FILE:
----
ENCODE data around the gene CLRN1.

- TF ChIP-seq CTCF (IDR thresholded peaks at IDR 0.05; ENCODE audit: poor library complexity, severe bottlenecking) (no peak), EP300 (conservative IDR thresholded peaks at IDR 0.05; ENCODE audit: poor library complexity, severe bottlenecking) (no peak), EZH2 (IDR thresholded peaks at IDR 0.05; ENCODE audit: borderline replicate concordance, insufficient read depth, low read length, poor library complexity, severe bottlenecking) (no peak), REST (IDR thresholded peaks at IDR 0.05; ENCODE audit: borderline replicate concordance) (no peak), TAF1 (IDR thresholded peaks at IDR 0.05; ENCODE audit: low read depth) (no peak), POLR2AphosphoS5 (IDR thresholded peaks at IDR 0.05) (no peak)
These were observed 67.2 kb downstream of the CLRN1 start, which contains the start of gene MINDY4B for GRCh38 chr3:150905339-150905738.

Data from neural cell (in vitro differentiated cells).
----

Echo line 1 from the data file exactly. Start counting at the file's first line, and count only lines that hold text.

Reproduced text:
ENCODE data around the gene CLRN1.